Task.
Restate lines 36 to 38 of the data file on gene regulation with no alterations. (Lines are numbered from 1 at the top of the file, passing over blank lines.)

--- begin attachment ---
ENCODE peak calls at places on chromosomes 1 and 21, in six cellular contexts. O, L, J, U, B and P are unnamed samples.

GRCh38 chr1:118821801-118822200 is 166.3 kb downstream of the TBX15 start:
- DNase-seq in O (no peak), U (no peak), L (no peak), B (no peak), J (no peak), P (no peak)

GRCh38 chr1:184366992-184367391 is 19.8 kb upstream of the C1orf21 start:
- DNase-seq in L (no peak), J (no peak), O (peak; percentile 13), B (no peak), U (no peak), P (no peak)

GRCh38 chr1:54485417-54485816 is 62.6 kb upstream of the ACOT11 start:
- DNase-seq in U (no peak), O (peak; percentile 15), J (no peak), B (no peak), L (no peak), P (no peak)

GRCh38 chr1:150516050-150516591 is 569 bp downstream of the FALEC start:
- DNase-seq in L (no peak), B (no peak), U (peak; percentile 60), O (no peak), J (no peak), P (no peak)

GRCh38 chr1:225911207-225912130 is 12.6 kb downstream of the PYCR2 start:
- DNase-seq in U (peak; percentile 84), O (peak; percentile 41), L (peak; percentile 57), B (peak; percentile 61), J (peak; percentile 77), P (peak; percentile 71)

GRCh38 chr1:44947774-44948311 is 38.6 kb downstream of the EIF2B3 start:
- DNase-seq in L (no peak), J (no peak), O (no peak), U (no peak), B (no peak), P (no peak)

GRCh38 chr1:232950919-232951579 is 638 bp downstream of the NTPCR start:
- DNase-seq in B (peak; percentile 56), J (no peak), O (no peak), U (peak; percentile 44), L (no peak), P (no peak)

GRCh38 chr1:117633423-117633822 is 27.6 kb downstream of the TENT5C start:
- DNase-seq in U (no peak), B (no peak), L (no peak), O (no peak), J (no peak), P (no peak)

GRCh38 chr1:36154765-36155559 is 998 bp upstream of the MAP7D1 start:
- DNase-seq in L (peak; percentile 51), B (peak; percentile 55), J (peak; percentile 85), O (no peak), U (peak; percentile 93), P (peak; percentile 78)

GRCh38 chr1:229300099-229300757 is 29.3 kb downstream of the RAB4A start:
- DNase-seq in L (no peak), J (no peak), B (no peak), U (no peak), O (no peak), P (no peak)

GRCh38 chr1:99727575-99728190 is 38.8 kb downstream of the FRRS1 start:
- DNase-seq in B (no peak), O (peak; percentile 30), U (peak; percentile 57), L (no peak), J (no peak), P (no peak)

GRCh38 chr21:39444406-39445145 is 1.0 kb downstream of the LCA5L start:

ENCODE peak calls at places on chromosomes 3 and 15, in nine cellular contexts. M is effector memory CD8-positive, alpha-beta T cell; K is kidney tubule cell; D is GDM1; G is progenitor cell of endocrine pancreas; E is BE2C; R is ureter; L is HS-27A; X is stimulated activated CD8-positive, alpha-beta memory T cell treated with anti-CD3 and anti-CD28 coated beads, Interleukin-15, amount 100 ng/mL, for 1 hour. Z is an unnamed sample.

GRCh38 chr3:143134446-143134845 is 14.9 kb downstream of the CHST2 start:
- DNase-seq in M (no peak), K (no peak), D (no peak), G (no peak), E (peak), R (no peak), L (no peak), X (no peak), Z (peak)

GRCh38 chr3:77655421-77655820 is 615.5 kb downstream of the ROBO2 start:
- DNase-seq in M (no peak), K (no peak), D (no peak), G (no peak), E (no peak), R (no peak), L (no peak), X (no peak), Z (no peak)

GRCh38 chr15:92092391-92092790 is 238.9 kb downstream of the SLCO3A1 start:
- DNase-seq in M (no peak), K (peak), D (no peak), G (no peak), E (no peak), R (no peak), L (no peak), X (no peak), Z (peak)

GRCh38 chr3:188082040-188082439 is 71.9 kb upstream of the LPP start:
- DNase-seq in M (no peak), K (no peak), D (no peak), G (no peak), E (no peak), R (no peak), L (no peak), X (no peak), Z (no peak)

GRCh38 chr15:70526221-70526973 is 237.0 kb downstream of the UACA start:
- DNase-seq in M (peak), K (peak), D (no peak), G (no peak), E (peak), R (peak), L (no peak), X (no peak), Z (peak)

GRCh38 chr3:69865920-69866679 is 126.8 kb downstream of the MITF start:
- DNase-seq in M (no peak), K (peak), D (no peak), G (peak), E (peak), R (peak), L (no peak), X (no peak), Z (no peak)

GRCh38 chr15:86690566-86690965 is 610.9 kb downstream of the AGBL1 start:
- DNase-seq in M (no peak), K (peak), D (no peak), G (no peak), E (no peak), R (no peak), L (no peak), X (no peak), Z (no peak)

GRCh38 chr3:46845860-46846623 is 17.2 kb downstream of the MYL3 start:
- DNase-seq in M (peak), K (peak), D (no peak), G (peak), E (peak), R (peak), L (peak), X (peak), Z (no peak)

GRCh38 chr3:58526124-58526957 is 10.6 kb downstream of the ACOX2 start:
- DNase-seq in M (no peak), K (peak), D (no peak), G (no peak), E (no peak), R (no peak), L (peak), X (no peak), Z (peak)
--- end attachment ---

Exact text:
GRCh38 chr3:69865920-69866679 is 126.8 kb downstream of the MITF start:
- DNase-seq in M (no peak), K (peak), D (no peak), G (peak), E (peak), R (peak), L (no peak), X (no peak), Z (no peak)

GRCh38 chr15:86690566-86690965 is 610.9 kb downstream of the AGBL1 start: